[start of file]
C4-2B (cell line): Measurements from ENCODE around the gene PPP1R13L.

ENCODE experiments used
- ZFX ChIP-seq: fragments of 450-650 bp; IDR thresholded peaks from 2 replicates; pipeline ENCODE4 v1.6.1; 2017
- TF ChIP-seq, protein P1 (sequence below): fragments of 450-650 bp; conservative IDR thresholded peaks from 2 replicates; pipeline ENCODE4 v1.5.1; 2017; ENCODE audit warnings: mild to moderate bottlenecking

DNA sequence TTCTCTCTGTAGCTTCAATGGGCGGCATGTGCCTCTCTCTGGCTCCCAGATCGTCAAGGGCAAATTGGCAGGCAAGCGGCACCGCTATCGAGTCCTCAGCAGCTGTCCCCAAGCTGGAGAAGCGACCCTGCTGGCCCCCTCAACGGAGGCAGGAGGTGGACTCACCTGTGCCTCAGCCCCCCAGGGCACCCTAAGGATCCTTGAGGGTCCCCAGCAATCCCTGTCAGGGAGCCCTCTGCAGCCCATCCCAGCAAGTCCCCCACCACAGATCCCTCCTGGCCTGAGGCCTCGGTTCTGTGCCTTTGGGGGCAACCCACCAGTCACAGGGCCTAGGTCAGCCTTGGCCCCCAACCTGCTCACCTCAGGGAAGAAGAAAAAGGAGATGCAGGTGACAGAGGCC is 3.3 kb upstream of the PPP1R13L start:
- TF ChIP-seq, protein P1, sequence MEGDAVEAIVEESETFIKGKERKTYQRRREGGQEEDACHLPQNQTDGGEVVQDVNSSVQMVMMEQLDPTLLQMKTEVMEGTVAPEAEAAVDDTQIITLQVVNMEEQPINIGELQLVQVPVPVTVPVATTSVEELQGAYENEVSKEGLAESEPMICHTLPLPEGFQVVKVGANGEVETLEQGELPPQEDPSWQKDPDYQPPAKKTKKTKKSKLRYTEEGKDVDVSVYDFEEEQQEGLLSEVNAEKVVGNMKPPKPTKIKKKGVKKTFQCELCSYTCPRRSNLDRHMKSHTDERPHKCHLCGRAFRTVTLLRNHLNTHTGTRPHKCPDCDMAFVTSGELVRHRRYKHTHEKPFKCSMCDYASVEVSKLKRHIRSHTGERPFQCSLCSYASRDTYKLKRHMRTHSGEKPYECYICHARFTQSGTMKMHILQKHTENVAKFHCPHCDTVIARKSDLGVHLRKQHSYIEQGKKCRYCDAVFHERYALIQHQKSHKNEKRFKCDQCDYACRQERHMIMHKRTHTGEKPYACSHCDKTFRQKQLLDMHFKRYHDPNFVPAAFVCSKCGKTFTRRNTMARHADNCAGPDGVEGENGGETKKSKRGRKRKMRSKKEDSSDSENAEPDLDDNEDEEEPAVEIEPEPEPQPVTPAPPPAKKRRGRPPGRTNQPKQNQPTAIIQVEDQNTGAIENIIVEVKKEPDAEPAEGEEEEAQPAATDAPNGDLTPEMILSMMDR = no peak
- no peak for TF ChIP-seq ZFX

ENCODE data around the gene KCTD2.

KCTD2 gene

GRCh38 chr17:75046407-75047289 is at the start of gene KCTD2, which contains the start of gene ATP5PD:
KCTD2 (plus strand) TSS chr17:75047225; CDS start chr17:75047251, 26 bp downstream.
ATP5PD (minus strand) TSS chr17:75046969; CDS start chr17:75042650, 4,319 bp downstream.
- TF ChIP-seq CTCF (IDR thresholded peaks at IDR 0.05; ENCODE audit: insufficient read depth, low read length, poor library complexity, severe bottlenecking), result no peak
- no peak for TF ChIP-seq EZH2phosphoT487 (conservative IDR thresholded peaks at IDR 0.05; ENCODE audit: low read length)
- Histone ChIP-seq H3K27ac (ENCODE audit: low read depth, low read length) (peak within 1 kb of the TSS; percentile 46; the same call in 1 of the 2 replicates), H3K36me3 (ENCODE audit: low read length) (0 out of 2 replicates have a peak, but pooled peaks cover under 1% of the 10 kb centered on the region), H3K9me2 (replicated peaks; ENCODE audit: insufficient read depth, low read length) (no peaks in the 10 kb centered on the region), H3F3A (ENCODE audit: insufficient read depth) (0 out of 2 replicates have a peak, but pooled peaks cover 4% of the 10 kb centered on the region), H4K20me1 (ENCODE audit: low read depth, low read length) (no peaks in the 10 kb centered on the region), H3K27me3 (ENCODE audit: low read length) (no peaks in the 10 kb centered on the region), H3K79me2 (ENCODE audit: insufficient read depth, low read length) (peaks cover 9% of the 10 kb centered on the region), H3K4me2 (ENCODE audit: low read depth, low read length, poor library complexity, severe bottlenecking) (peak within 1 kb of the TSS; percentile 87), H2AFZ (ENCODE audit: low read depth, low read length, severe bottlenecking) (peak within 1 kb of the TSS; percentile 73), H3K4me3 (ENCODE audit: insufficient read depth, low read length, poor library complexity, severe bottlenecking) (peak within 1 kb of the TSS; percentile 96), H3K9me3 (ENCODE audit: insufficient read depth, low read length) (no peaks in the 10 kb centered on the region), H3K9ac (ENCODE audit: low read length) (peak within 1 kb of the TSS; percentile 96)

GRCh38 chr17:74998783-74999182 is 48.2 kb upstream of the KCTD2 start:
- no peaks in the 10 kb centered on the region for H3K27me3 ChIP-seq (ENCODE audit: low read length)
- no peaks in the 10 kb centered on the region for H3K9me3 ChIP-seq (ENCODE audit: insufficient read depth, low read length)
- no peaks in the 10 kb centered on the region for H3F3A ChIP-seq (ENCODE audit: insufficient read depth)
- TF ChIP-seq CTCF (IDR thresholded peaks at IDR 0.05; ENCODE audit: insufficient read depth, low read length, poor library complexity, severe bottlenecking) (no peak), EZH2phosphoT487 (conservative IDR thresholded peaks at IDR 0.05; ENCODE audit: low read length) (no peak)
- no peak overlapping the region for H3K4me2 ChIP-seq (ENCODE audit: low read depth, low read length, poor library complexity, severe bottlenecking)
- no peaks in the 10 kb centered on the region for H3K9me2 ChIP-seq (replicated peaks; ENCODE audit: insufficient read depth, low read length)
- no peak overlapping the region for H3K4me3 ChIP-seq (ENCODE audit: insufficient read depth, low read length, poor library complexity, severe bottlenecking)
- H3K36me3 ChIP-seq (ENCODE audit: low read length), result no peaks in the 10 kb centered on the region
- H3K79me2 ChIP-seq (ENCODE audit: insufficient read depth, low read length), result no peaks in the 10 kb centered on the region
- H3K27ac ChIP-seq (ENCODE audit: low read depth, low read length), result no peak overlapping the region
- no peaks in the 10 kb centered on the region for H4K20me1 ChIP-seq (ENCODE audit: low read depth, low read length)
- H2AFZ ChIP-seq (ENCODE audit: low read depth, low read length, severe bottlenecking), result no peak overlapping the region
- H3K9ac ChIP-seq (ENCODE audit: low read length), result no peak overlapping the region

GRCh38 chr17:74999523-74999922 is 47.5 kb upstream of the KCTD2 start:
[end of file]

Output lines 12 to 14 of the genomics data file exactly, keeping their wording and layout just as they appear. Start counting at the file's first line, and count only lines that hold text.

ATP5PD (minus strand) TSS chr17:75046969; CDS start chr17:75042650, 4,319 bp downstream.
- TF ChIP-seq CTCF (IDR thresholded peaks at IDR 0.05; ENCODE audit: insufficient read depth, low read length, poor library complexity, severe bottlenecking), result no peak
- no peak for TF ChIP-seq EZH2phosphoT487 (conservative IDR thresholded peaks at IDR 0.05; ENCODE audit: low read length)